Dr. To­mor­row warned pub­lish­ers; they didn’t lis­ten

Newspapers & Technology Magazine - - Contents - ▶ BY MARC WIL­SON COLUM­NIST

For many years, one of the top speak­ers at press as­so­ci­a­tion meet­ings —es­pe­cially in Canada — was Frank Og­den, a f utur­ist who billed him­self as “Dr. To­mor­row.”

He was among the very first to fore­warn pub­lish­ers — and lead­ers in other in­dus­tries — about the po­ten­tial dis­rup­tions that would be caused by the in­tenet.

“It’s a whole new ball­game out there,” he told au­di­ences as early as 1990 (even be­fore the World Wide Web be­gan). “Ei­ther you em­brace the tech­no­log­i­cal changes, or you’ll be left be­hind.”

More dra­mat­i­cally, he warned, “Ei­ther get on the steamroller of change, or be­come part of the road.”

Too few lis­tened.

Some even tried to as­sault him.

In fact, he was proud to pro­claim that, by his own es­ti­mates, more than 2,000 peo­ple had walked out on his speeches.

“I’ve had seven cof­fee cups and one chair thrown at me,” he noted pub­licly and proudly. “Three peo­ple even vom­ited.”

Many chal­lenged his cre­den­tials (and even his san­ity).

He con­ceded, “I have no aca­demic qual­i­fi­ca­tions what­so­ever. That’s my big­gest as­set. In­stead of a Ph.D., I have an LSD.”

He’d worked as a coun­selor for years in a Cana­dian psy­chi­atric clinic that suc­cess­fully — he claimed — used the mind-al­ter­ing drug LSD for treat­ments. He sam­pled the drug, he said, claim­ing “LSD opened my mind. It al­lowed me to think in new ways, to see the world dif­fer­ently.”

He warned us to al­ter our think­ing, too, with or without the aid of chem­i­cals.

I was on the same pro­gram with him in Canada, in 2000 or 2001. In the makeshift green room we shared he told me pri­vately, “I’m nearly 80 years old. I don’t make any pre­dic­tion that isn’t at least 20 years out so I won’t be around to be held ac­count­able.” ( He died in Van­cou­ver at age 92 in 2013. Many of his pre­dic­tions HAVE come true.)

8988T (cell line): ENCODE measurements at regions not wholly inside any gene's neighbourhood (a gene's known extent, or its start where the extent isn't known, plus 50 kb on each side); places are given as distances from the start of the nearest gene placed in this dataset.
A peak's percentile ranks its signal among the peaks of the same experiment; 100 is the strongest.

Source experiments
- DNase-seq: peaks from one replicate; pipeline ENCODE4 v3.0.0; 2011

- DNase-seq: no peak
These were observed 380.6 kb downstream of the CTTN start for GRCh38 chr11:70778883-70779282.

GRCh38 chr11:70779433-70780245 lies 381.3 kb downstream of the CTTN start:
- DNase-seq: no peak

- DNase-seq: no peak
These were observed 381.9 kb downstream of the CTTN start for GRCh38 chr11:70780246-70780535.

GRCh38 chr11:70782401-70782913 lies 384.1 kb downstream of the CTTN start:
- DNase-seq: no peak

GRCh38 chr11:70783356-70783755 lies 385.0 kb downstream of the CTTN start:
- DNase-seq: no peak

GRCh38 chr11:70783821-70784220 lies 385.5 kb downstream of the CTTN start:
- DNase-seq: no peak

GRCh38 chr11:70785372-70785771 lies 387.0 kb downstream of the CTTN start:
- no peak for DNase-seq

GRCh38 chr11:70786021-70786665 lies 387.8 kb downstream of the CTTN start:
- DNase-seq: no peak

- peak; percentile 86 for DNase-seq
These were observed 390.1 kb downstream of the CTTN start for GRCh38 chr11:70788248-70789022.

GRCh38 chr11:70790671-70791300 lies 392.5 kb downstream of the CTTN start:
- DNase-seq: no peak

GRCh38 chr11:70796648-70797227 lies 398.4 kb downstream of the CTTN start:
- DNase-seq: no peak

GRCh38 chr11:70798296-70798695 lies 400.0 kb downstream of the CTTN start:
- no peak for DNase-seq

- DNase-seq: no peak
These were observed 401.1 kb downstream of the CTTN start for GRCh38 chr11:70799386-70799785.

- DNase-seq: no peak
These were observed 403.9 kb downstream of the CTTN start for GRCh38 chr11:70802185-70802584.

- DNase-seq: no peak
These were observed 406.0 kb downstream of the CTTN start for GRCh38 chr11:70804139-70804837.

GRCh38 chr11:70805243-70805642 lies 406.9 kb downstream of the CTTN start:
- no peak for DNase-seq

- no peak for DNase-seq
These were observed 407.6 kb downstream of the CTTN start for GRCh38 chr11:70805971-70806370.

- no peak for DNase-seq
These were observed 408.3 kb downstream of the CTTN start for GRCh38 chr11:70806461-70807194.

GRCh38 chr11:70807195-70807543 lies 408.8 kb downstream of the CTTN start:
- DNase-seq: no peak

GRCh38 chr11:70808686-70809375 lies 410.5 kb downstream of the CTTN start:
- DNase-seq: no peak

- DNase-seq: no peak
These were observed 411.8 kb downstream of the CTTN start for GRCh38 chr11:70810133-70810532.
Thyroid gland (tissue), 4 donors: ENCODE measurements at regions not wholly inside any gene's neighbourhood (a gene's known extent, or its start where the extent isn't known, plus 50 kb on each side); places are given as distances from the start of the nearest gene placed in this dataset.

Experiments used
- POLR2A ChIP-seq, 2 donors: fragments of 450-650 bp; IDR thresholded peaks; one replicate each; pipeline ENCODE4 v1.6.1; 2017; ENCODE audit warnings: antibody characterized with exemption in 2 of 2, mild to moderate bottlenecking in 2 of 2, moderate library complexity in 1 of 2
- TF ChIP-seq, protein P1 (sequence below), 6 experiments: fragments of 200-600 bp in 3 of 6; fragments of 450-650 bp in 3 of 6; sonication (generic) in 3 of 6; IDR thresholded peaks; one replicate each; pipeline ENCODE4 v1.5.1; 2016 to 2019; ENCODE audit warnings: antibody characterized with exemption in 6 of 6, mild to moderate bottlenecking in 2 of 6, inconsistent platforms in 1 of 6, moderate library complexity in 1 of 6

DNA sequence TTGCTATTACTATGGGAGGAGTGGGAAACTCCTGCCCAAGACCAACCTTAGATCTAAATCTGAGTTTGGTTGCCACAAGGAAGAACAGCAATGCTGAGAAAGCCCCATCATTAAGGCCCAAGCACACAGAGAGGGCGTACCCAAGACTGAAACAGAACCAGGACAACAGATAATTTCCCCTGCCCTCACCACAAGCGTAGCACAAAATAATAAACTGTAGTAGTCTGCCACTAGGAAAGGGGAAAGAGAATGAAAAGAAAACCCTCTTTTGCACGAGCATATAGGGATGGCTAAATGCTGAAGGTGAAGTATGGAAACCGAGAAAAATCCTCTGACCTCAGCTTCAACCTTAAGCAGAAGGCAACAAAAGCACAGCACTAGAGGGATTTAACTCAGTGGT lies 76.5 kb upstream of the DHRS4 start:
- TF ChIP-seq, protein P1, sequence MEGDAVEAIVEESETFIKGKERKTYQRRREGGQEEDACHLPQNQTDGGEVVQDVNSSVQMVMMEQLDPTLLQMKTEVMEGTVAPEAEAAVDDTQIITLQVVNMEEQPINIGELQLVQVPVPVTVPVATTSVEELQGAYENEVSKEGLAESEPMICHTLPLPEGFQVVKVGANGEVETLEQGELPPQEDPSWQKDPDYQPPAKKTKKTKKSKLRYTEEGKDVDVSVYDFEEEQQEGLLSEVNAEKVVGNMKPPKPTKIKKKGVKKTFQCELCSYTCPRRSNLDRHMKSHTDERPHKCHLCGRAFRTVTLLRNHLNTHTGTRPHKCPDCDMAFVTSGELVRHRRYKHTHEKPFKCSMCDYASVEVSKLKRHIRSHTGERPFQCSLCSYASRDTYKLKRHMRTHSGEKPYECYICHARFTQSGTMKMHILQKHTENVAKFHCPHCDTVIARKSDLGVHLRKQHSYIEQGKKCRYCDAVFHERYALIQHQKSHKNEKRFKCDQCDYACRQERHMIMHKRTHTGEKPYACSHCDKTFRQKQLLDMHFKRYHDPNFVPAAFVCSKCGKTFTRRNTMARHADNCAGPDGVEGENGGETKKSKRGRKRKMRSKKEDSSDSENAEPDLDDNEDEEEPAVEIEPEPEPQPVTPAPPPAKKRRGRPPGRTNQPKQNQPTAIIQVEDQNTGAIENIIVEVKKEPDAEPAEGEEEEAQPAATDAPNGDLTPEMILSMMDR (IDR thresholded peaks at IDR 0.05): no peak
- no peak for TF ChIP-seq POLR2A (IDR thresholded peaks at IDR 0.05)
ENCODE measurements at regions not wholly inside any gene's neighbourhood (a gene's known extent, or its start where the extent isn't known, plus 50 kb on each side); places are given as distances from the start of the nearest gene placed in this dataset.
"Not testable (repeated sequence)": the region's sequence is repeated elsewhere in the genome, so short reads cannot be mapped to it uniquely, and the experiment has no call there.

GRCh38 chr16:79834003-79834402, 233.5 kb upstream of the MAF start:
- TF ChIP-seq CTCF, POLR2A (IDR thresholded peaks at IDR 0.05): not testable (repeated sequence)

Un­like Dr. To­mor­row, many speak­ers at news­pa­per as­so­ci­a­tion meet­ings since then have of­fered less-than-stel­lar ad­vice.

At one in­ter­na­tional jour­nal­ism con­fer­ence held in Paris in the mid-1990s, in­dus­try lead­ers gener- ally agreed that the best course of ac­tion would be to put all news­pa­per con­tent on the World Wide Web without charge. The the­ory was that ad­ver­tis­ing would fol­low the eye­balls. Many in the news­pa­per in­dus­try have been try­ing to put that ge­nie back in the bot­tle ever since.

Then there were those who ad­vised rais­ing cir­cu­la­tion rates to make up for cir­cu­la­tion de­clines. Of­fer less, charge more, and ig­nore the com­pet­i­tive land­scape. Of­fer less in an ever- in­creas­ing com­pet­i­tive en­vi­ron­ment.

Much ad­vice was of­fered that the in­dus­try needed to cut its way to prof­itabil­ity. That re­sulted in fewer and smaller pages, and smaller news­rooms.

And there those who said, “Let’s do ev­ery­thing we can to pro­tect print. Maybe the in­ter­net will go away.”

An­other the­ory of­ten bal­ly­hooed at con­ven­tions was that the news­pa­pers needed to do ev­ery­thing pos­si­ble to en­hance search en­gine (and so­cial me­dia) op­ti­miza­tion so Google, Facebook and oth­ers could dis­trib­ute the lo­cally pro­duced con­tent.

That the­ory worked — for Google and Facebook!

Since Google was founded in 1998, its value has climbed to al­most one tril­lion dol­lars. Facebook, founded in 2004, now has some 2.2 bil­lion monthly vis­i­tors and a net worth of some $150 bil­lion.

In the mean­time, news­pa­pers have fared not so well.

Pew Re­search says news­pa­per news­room em­ploy­ees dropped by 45 per­cent from 2008 to 2017, from about 71,000 work­ers in 2008 to 39,000 in 2017. And since 2017, at least a third of all large news­pa­pers have had ma­jor lay­offs.

Pew Re­search also notes that to­tal week­day cir­cu­la­tion for U.S. daily news­pa­pers — both print and dig­i­tal — fell 8 per­cent in 2016, mark­ing the 28th con­sec­u­tive year of de­clines.

“If you are not aboard the steamroller of change,” Dr. To­mor­row warned, “you stand a good chance of be­ing part of the road.”

In­stead of lis­ten­ing to Dr. To­mor­row, folks threw chairs and cof­fee cups at him. They walked out of his speeches and vom­ited when they should have been tak­ing notes and tak­ing ac­tion.

He told them. They should have got­ten aboard the steamroller.

Marc Wil­son is founder and ex­ec­u­tive chair­man of TownNews. He’s also au­thor of the re­cently pub­lished book "Kid­napped by Colum­bus," pub­lished by Flor­i­canto Press.

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